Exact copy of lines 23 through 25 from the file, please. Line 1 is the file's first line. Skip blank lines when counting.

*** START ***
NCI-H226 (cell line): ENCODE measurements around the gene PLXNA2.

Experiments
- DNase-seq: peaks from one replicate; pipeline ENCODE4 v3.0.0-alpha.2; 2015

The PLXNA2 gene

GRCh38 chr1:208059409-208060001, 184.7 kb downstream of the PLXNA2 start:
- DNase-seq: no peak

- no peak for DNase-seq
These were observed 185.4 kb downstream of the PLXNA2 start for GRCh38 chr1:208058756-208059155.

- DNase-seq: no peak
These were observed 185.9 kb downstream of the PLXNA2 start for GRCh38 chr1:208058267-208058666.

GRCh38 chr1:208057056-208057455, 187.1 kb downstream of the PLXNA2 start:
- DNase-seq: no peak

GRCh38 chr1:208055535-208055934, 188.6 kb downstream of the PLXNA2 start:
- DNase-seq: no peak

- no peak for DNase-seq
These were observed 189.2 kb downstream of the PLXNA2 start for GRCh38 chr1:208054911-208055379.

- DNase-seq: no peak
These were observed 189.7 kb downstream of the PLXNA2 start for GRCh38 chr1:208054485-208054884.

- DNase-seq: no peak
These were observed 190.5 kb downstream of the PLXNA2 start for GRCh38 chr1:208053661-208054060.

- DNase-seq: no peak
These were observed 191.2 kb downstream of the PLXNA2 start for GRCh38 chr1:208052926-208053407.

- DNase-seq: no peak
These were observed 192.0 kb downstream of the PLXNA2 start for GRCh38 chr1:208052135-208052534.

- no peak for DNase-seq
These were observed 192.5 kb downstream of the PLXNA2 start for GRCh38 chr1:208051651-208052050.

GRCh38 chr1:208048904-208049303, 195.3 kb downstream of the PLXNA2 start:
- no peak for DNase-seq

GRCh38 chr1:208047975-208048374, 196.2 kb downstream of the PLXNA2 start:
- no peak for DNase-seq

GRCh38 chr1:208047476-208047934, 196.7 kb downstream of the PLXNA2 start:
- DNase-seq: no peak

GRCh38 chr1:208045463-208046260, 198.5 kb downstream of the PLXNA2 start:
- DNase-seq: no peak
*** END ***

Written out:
- DNase-seq: no peak
These were observed 192.0 kb downstream of the PLXNA2 start for GRCh38 chr1:208052135-208052534.

- no peak for DNase-seq